Tips for Keeping Real Estate Data Secure

By Kim Shindle | Aug. 10, 2023 | 6 min. read

Nearly 50% of data security breaches in the real estate industry occur due to errors by the person using the data, according to Trista Curzydlo, an attorney and real estate instructor.

“The broker or the agent haven’t adequately protected the data, or they haven’t implemented the second step of protection,” Curzydlo told PAR President Al Perry during a cyersecurity webinar. “It’s not the random guy in some basement trying to hack our information that we must be concerned about. It’s actually us.”

Curzydlo advises doing a data audit to review the information that you have. She said the Federal Trade Commission has a guide for businesses to protect personal information. She likes to call it the who, what, where, when, why and how, which she has simplified.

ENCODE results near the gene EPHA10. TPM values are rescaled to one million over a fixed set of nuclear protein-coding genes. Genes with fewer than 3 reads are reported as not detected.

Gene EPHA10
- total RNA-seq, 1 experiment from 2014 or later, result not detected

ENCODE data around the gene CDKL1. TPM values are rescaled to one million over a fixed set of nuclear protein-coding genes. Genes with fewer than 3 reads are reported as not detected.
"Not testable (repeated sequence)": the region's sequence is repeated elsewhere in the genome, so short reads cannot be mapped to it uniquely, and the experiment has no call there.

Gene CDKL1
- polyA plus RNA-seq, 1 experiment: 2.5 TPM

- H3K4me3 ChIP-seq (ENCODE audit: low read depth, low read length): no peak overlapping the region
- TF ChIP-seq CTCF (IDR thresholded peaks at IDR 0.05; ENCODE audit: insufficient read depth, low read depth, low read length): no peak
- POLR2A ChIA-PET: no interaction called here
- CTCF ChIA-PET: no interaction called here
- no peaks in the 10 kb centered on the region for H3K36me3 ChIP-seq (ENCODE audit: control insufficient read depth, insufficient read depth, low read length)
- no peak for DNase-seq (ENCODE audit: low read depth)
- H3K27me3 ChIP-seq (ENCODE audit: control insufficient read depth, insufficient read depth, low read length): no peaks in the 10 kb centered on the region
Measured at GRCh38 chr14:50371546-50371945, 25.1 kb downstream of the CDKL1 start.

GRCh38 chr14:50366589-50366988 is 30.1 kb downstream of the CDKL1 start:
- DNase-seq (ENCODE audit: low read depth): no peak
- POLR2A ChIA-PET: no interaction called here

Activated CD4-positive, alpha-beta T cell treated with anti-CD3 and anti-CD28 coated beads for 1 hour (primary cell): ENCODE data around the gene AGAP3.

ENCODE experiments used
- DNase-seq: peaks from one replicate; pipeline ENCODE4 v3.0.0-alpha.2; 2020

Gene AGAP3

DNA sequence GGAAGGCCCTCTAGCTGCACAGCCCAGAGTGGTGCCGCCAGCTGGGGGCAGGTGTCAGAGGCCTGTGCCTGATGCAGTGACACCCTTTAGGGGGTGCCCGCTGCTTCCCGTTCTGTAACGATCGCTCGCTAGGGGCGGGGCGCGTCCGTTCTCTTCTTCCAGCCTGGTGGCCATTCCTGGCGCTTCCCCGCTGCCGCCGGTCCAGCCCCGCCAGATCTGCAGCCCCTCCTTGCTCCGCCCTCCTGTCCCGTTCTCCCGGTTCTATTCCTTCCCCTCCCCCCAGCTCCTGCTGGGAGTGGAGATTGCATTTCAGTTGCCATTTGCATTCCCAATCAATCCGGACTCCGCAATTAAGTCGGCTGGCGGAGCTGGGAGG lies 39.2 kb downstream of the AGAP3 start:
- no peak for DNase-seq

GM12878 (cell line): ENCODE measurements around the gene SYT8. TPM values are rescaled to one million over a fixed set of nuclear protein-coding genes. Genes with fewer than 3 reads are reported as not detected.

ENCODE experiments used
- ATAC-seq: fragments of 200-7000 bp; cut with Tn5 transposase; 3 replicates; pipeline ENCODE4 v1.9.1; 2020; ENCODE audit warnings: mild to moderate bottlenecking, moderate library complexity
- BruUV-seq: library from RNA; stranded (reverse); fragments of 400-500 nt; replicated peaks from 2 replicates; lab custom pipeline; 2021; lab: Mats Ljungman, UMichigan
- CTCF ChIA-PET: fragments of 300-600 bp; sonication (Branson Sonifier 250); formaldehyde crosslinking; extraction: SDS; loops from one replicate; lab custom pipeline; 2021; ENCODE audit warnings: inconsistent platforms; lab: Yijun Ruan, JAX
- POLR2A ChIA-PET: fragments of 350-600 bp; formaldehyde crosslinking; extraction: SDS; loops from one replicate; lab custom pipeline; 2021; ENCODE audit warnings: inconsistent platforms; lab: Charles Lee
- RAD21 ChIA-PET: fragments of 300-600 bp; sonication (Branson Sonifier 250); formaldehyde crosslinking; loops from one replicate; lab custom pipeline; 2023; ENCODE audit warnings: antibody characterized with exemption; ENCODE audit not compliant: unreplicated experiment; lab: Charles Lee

“It’s not the random guy in some basement trying to hack our information that we must be concerned about. It’s actually us,” according to Trista Curzydlo, an attorney and real estate instructor.

Steps for Data Protection

  • What data do you have? “If you’re a broker, do you have personal information about your employees and the independent contractors you work with? Do you have their social security numbers, tax ID numbers and birthdates and is it in one place? What information do you have about your clients? It’s usually their name, address, social media handles and if you’re doing property management, you may have their credit card on file,” she explained.